Even before Thanksgiving, the malls can be crowded to the point of making you question your sanity for even thinking about going anywhere within a 20-mile radius of the place. Of course, in this area, you would have to head out on I-90 about halfway to Ellensburg to get that far away from the malls, and unless you really like snow, that's not exactly a fun place to be around this time of year. In spite of this, Somehow I Found myself at the mall yesterday, trying to come up with some items to put on a Christmas list. Normally, we are required to put our lists in the form of a Powerpoint presentation. This year, however. I've been authorized to do mine in ASP.NET, mostly because l spent weeks working on a wish list application for the class I'm taking in school (Something tells me that my parents never needed a dedicated SQL server or their LAN just to do their homework.) Since it occurs to me that just about everything on my list so far is ridiculously expensive, and/or would probably have to be imported from Japan, I needed to find some other stuff to put on there. Of course, if I was smart, I would just get on the computer and do all this on line, but seeing how I am moderately insane and easily distracted by bright shiny objects, into the swirling malestroms of mass retail l went.

It didn't take long to find the first item for the list, whether or not I actually wanted it. In the course .ef wandering around, I stumbled upon a marketing survey that was apparently commissioned by Nintendo. Seeing as how I happen to be a member of one of the prime demographics they're trying to sell video games to, l was asked my opinion on some potential color variations or the Game Boy advance SP. Somewhere along the line, I answered a question that indicated I was "somewhat likely" to either buy or ask for a GBA SP, so onto the list it goes. Granted, the chance that I'd actually get one is roughly equivalent to that of a snowball in you-know-where, but it's now somewhat likely that I asked for one. (Disclaimer: At the end of the survey, I was given $5 for my time. This probably means that I've been officially bought off by Nintendo. Just In case I ever start sounding like a Gamecube fanboy, you'll know why.)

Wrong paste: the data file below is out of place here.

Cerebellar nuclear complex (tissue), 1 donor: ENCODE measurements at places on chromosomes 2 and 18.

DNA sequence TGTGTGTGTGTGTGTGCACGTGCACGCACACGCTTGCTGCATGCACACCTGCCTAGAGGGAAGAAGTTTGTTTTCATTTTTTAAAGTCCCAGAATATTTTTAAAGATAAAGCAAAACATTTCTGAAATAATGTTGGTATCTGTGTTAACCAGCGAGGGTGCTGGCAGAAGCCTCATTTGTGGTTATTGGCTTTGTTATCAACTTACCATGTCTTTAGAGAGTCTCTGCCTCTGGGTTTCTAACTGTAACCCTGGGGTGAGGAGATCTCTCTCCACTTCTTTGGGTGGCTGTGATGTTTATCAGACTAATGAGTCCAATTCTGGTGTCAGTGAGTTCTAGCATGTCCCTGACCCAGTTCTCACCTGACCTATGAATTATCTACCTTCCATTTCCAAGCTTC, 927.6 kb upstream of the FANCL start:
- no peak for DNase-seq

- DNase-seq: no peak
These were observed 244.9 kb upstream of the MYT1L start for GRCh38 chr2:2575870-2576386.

Beyond that first item, the list proved to be a bit harder to figure out. Sure, I managed to come up with a couple of other items, but for the most part, there didn't seem to be a whole lot out there that seemed even remotely plausible. Assuming anyone actually reads this Blog anymore, you'll know that I've ragged on The Sharper Image a few times for their tendency to send out catalogs every month or so, each containing the same 27 items you didn't know you can't live without, and maybe one or two new ones every once in a while. (Somehow, I get the impression that somewhere out there, there's a giant warehouse filled to the point of bursting at the seams with gimmicky massage devices and formerly trendy wall-mounted CD players, and they're trying to sell enough of 'em to prevent gravitational collapse and the formation of a new black hole. Here's a hint. If the fate of the known galaxy is at stake, you might not want to be selling those big massage chairs for $3,000 apiece. There's only so many yuppies to go around in the "not quite rich enough to hire a personal masseuse" demographic, you know...) What I began to notice as I looked around the other stores in the mall is that they seem to be selling a suspicious number of massagers and formerly trendy wall-mounted CD players as well these days. At this rate, I better put 'em on the list if I have any hope of getting anything but undergarments under the tree this year...